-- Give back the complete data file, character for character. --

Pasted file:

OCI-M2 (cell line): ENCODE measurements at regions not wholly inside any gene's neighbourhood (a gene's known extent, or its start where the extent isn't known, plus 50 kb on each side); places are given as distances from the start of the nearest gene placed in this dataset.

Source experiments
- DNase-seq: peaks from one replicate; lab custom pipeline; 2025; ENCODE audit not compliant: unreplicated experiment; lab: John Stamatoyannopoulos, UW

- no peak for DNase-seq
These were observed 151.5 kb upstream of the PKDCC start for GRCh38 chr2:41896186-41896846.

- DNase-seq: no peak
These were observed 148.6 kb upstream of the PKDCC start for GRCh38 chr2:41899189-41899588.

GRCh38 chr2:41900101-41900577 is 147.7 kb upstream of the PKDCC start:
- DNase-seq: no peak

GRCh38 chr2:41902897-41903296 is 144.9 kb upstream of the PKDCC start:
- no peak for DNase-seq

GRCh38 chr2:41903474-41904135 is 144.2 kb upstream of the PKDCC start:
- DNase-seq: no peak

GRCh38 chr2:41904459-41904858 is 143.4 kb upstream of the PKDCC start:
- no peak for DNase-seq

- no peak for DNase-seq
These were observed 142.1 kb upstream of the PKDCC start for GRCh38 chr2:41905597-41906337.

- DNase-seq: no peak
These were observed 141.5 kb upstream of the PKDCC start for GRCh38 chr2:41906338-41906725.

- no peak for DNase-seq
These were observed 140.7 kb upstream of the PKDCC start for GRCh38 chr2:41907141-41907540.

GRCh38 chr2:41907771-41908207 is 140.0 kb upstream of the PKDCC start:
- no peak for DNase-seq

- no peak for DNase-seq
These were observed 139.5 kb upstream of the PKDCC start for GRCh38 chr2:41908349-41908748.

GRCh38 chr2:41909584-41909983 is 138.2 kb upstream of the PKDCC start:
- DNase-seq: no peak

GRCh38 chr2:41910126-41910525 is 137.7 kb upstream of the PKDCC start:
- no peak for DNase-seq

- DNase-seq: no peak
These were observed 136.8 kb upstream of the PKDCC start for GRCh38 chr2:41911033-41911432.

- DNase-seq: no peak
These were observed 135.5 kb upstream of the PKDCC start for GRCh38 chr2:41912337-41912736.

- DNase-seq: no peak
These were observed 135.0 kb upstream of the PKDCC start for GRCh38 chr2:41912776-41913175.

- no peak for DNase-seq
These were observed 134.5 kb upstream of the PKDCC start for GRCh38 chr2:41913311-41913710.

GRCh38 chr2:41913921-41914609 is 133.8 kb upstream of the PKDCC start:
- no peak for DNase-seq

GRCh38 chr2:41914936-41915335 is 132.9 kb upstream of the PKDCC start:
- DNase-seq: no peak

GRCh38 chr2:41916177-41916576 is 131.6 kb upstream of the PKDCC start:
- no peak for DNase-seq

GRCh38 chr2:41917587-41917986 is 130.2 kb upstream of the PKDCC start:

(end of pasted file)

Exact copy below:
OCI-M2 (cell line): ENCODE measurements at regions not wholly inside any gene's neighbourhood (a gene's known extent, or its start where the extent isn't known, plus 50 kb on each side); places are given as distances from the start of the nearest gene placed in this dataset.

Source experiments
- DNase-seq: peaks from one replicate; lab custom pipeline; 2025; ENCODE audit not compliant: unreplicated experiment; lab: John Stamatoyannopoulos, UW

- no peak for DNase-seq
These were observed 151.5 kb upstream of the PKDCC start for GRCh38 chr2:41896186-41896846.

- DNase-seq: no peak
These were observed 148.6 kb upstream of the PKDCC start for GRCh38 chr2:41899189-41899588.

GRCh38 chr2:41900101-41900577 is 147.7 kb upstream of the PKDCC start:
- DNase-seq: no peak

GRCh38 chr2:41902897-41903296 is 144.9 kb upstream of the PKDCC start:
- no peak for DNase-seq

GRCh38 chr2:41903474-41904135 is 144.2 kb upstream of the PKDCC start:
- DNase-seq: no peak

GRCh38 chr2:41904459-41904858 is 143.4 kb upstream of the PKDCC start:
- no peak for DNase-seq

- no peak for DNase-seq
These were observed 142.1 kb upstream of the PKDCC start for GRCh38 chr2:41905597-41906337.

- DNase-seq: no peak
These were observed 141.5 kb upstream of the PKDCC start for GRCh38 chr2:41906338-41906725.

- no peak for DNase-seq
These were observed 140.7 kb upstream of the PKDCC start for GRCh38 chr2:41907141-41907540.

GRCh38 chr2:41907771-41908207 is 140.0 kb upstream of the PKDCC start:
- no peak for DNase-seq

- no peak for DNase-seq
These were observed 139.5 kb upstream of the PKDCC start for GRCh38 chr2:41908349-41908748.

GRCh38 chr2:41909584-41909983 is 138.2 kb upstream of the PKDCC start:
- DNase-seq: no peak

GRCh38 chr2:41910126-41910525 is 137.7 kb upstream of the PKDCC start:
- no peak for DNase-seq

- DNase-seq: no peak
These were observed 136.8 kb upstream of the PKDCC start for GRCh38 chr2:41911033-41911432.

- DNase-seq: no peak
These were observed 135.5 kb upstream of the PKDCC start for GRCh38 chr2:41912337-41912736.

- DNase-seq: no peak
These were observed 135.0 kb upstream of the PKDCC start for GRCh38 chr2:41912776-41913175.

- no peak for DNase-seq
These were observed 134.5 kb upstream of the PKDCC start for GRCh38 chr2:41913311-41913710.

GRCh38 chr2:41913921-41914609 is 133.8 kb upstream of the PKDCC start:
- no peak for DNase-seq

GRCh38 chr2:41914936-41915335 is 132.9 kb upstream of the PKDCC start:
- DNase-seq: no peak

GRCh38 chr2:41916177-41916576 is 131.6 kb upstream of the PKDCC start:
- no peak for DNase-seq

GRCh38 chr2:41917587-41917986 is 130.2 kb upstream of the PKDCC start: